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Who was Captain Shrapnel – inventor of the shrapnel shell
The Captain Shrapnel website respectfully salutes Lieutenant General Henry Shrapnel (3 June 1761 – 13 March 1842) a British Army officer whose was the inventor of the shrapnel shell, his name has lent the term shrapnel to fragmentation from artillery shells and fragmentation in general ever since, long after it was replaced by high explosive rounds. Until the end of World War I, the shells were still manufactured according to his original principles.
In 1784, while a lieutenant in the Royal Artillery, he invented what he called “spherical case” ammunition: a hollow cannonball filled with lead shot that burst in mid-air; successfully demonstrated this in 1787 at Gibraltar. He intended the device as an anti-personnel weapon.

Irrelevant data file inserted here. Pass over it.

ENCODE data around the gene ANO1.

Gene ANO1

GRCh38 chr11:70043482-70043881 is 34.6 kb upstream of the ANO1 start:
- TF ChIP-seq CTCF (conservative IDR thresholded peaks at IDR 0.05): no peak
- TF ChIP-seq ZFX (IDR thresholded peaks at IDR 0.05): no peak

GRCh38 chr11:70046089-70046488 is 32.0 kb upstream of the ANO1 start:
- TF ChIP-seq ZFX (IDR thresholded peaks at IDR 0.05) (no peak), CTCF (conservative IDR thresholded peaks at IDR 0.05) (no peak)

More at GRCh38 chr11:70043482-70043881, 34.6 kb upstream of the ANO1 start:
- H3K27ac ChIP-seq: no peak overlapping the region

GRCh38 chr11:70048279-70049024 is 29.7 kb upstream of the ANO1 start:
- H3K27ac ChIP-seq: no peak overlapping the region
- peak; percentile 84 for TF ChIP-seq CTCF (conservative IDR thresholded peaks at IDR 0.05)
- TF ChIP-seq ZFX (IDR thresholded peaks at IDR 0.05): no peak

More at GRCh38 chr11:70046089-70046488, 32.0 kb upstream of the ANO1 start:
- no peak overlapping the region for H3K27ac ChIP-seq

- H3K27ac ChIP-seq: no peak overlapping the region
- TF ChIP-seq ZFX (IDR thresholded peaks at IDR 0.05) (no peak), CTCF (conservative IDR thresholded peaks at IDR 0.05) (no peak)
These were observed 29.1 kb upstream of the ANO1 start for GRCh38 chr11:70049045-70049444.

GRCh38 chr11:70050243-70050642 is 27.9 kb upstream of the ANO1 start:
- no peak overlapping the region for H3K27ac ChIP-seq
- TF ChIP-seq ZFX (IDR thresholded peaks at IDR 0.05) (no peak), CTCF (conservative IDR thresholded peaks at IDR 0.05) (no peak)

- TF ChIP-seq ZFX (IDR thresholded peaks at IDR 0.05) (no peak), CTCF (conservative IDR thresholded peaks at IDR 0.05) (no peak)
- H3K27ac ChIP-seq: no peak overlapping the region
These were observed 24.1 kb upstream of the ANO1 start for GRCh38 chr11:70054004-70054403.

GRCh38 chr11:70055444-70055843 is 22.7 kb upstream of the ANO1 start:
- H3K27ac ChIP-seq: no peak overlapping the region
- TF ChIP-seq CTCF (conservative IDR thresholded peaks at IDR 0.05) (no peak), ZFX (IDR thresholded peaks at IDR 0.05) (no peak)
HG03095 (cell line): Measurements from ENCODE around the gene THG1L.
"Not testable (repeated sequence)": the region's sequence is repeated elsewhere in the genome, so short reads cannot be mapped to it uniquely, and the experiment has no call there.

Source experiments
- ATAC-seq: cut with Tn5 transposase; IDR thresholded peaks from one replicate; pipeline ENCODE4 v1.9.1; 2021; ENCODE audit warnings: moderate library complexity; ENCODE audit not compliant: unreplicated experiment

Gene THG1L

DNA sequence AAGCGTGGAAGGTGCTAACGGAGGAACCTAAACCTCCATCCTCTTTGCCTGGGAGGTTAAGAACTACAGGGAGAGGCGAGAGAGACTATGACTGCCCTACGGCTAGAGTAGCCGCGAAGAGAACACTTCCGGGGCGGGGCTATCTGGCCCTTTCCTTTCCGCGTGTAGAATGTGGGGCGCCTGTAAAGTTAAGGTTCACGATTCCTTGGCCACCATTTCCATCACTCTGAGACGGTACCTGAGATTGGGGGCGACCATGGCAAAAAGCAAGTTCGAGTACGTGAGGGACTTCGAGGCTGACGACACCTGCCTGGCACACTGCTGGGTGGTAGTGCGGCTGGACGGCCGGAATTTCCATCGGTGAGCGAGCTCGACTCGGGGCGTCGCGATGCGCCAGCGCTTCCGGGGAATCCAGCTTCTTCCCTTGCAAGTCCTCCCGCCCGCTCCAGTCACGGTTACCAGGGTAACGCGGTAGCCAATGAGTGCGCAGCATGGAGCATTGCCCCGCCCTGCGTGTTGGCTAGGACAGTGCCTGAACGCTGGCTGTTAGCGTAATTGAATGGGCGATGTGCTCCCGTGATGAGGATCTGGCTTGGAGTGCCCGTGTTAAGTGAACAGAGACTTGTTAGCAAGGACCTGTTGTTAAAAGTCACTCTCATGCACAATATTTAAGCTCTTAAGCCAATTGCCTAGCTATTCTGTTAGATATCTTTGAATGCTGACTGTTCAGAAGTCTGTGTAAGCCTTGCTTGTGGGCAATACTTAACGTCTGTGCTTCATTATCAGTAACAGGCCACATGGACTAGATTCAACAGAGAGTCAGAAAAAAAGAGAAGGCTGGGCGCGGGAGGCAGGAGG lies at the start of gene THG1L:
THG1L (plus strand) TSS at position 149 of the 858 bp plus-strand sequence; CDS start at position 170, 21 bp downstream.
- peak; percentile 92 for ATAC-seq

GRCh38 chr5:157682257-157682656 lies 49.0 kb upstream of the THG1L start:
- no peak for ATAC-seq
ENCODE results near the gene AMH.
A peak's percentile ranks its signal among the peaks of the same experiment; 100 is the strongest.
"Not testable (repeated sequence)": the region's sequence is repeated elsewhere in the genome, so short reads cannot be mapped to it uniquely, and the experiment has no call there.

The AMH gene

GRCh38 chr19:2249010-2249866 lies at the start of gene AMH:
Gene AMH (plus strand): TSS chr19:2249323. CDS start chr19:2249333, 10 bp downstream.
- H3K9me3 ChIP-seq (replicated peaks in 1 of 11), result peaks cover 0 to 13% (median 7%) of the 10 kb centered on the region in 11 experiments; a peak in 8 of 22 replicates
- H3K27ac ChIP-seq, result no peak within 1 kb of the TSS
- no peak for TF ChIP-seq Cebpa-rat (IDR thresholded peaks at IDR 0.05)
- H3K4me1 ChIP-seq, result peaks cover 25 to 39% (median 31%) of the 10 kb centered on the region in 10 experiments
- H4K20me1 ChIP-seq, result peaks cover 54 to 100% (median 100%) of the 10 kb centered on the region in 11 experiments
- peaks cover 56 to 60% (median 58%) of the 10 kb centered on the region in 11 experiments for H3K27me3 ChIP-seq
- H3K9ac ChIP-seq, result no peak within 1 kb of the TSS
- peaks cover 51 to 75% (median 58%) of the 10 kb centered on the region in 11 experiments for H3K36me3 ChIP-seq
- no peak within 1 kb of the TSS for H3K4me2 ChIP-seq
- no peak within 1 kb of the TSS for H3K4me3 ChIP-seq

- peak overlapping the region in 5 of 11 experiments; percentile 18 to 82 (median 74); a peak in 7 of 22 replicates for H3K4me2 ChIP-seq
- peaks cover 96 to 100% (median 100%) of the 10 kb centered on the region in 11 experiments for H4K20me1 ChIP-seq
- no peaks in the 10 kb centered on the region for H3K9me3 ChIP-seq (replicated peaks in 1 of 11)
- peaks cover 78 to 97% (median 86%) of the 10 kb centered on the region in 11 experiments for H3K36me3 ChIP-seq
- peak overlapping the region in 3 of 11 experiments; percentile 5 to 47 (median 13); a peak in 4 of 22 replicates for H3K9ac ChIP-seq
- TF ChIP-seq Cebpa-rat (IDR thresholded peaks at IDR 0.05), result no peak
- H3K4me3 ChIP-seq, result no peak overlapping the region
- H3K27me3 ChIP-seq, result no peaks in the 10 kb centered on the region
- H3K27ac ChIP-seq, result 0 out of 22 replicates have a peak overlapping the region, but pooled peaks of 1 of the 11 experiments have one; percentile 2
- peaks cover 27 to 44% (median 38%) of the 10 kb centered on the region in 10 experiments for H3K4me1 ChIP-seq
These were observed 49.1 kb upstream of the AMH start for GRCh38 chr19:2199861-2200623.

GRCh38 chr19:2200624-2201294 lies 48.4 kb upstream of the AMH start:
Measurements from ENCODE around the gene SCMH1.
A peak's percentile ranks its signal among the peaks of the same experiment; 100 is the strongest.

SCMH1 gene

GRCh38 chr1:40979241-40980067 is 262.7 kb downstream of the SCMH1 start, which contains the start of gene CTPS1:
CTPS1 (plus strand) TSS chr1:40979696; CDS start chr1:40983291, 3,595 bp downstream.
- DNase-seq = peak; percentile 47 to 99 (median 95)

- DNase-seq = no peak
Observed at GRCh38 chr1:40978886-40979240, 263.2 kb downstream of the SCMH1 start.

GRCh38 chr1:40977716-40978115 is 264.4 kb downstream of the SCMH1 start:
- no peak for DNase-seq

In 1803, the British Army adopted a similar but elongated explosive shell which was named after the inventor.
Shrapnel served in Flanders 1793, where he was wounded. After eight years as a captain was promoted to major in 1803. Following his invention’s success in battle at Fort New Amsterdam, Suriname, on 30 April 1804, Shrapnel was promoted to lieutenant colonel. He was appointed to the office of Colonel-Commandant, Royal Artillery, 1827 and rose to the rank of lieutenant-general in 1837.
The Shrapnel Shell
Described as “spherical case” ammunition: a hollow cannonball filled with lead shot that burst in mid-air.